Published on May 24th, 2015 | by Jim Lee0
Industrial unrest at SAS but Swedish pilots strike averted
On 21st May, Scandinavian airline SAS, announced that it had narrowly averted imminent industrial action by 400 of its Swedish pilots, that would have grounded hundreds of flights. Negotiations had been taking place with the assistance of mediation with the Norwegian pilot’s union NSF and the Swedish pilot’s union SPF, but both unions had announced a strike from 21st May unless agreement was reached before this deadline. SAS has previously signed new Scandinavian collective bargain agreements with over half of all of its pilots.
SAS said it had “sought solutions that meet the needs for employment and career opportunities in SAS and simultaneously allows SAS to cope with the fierce competition in the airline industry”, particularly from low-cost competitors such as Ryanair and Norwegian Air Shuttle. Essentially, the airline was looking for more flexibility in its operations and a uniform set of collective agreements in Norway, Sweden and Denmark. Its pilots however, opposed any collective agreement that increased the airline’s ability to adapt staffing levels to seasonal swings in demand.
With the negotiations going down to wire, SAS had no option but to cancel about 110 flights on the day of the planned strike and in the hours leading up to it. It had been feared that the majority of SAS’ Swedish domestic and international flights would be affected by the strike, together with some traffic disruptions from Danish and Norwegian airports, both domestically and internationally. In total, SAS expected that around 25% of its flights would be cancelled should the strike go ahead.
Last minute agreement with the Swedish pilot union SPF
Fortunately the last minute negotiations, which had already missed two deadlines, were successful and SAS was able to announce that they had “reached the targets within set timeframe and thus there will be no industrial action by the pilots in Sweden”. This allowed them to sign, what they described as, “a new modern collective bargain agreement” with SPF. The new agreement, which resolves the issues over staffing, is valid for two years and was with immediate effect.
“It has been a very long process and we are now satisfied with the new agreement which will secure job opportunities for our members,” SPF Chairman Peter Larsson said in a statement.
SAS has now reached agreements with three of the four pilot unions on new contracts, which means that most of the SAS pilots are now covered by the new Scandinavian collective bargain agreement, however it failed to reach agreement with around 300 pilots in Norway, represented by NSF, raising the spectre of further conflict.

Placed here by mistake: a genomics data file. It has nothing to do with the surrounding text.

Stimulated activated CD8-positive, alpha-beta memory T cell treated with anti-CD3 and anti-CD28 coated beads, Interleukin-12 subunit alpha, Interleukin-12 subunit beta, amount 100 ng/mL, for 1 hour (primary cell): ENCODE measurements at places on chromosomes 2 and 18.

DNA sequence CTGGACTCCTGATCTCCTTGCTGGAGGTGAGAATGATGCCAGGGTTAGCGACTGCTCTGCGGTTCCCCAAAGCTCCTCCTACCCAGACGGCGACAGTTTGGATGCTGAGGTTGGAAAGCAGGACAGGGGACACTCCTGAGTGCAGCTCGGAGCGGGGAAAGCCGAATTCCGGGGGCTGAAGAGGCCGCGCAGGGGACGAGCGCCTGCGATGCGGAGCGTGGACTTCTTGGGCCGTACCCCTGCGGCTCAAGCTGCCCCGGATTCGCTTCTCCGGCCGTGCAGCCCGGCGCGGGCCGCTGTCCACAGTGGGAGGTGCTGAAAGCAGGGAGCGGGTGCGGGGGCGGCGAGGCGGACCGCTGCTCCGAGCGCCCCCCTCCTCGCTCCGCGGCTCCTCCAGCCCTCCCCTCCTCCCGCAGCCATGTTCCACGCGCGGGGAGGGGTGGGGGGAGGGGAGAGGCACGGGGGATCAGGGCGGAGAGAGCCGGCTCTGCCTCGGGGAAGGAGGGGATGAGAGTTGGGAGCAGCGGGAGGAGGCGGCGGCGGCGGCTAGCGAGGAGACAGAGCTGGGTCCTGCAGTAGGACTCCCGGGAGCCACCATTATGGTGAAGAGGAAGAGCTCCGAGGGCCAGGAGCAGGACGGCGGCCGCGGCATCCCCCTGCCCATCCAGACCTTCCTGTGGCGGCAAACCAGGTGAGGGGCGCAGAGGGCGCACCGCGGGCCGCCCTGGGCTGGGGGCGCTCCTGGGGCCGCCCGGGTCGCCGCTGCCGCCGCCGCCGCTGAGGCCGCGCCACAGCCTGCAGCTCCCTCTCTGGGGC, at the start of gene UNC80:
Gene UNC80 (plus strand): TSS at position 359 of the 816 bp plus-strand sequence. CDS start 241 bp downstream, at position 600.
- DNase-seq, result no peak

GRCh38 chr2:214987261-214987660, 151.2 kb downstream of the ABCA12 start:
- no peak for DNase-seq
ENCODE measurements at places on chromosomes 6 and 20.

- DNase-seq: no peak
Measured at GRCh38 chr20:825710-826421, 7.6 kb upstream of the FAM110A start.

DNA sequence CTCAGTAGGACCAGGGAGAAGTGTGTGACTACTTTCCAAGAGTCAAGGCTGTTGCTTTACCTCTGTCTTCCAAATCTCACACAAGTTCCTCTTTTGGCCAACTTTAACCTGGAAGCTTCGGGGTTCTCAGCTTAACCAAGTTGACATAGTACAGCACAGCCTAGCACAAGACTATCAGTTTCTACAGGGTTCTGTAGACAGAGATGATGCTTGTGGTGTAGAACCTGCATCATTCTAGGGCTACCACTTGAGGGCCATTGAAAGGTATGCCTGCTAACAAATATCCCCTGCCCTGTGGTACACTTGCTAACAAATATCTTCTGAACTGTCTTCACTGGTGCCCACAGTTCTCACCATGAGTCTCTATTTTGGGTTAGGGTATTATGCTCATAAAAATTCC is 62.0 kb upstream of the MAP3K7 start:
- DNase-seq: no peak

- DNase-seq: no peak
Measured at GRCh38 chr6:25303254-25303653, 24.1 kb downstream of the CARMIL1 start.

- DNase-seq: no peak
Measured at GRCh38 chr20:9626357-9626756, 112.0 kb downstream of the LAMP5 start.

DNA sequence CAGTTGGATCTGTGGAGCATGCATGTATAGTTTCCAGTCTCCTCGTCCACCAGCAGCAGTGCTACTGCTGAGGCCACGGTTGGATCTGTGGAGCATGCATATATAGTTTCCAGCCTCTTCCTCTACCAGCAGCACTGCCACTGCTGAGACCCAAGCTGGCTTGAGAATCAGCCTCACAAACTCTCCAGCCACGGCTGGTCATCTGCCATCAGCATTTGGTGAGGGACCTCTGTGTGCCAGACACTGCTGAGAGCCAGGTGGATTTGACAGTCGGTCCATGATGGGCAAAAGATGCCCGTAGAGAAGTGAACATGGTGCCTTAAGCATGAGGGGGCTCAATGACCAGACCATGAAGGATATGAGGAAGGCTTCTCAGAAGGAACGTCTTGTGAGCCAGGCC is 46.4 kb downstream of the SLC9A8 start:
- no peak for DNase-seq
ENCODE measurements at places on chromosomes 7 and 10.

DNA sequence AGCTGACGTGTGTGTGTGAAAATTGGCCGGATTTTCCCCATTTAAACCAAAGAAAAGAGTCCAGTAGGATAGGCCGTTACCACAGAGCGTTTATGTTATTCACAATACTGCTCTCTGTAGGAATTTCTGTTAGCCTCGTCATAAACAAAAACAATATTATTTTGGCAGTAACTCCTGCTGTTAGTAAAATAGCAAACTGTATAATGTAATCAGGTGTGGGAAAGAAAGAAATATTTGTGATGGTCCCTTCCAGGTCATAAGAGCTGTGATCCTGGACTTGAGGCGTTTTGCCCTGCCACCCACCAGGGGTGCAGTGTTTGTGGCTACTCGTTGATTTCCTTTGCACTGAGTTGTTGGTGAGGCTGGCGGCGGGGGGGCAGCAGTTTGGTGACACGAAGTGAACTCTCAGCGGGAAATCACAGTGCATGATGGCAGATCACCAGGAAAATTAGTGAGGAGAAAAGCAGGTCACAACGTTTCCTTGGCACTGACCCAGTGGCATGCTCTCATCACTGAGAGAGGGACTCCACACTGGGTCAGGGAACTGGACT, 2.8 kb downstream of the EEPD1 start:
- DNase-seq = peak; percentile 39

Negotiations with the Norwegian pilot union NSF break down
Unfortunately negotiations in relation to a new agreement with the Norwegian pilot union, NSF, broke down at 05.30 on 21st May. SAS reported that it was therefore “subject to an industrial action, but only to a limited extent affecting air traffic in Norway”. Initially, six pilots went out on strike but “more would join in the coming days unless the parties resolve their differences”, according to the Norwegian Confederation of Trade Unions (LO). The union added that it was considering how quickly to escalate the strike, but did not elaborate. It is understood however that another 13 Norwegian pilots plan to go on strike almost immediately, with the remainder of around 310 Norway-based pilots, following shortly afterwards. However, the SAS Oslo-Dublin service, the SAS4603/4, which now operates up to six times a week (with multiple schedules), operated normally between 20th May and 23rd May.
In a statement SAS said that the agreement that was rejected by the NSF “contained good Scandinavian wages and working conditions, with reduced complexity compared with the old agreement that has been renegotiated for over 50 years”. It again confirmed that SAS had already reached agreement on a new modern collective bargain agreement with two of the other pilot unions SNF and DPF representing over half of SAS’ pilots, and as noted above, it had also secured agreement with SPF by the deadline set of 08.00 on 21st May. Rickard Gustafson, SAS CEO added “I sincerely regret that we have not reached an agreement in relation to a new collective bargain agreement with NSF which would ensure SAS’ competitiveness required in today’s aviation. We will continue to work intensively to ensure that SAS will be a competitive company that makes it possible to invest in products and services for our customers”.
In March, pilots at SAS’s main competitor, Norwegian Air Shuttle staged an 11-day strike before reaching an agreement with management over pay, benefits and working hours.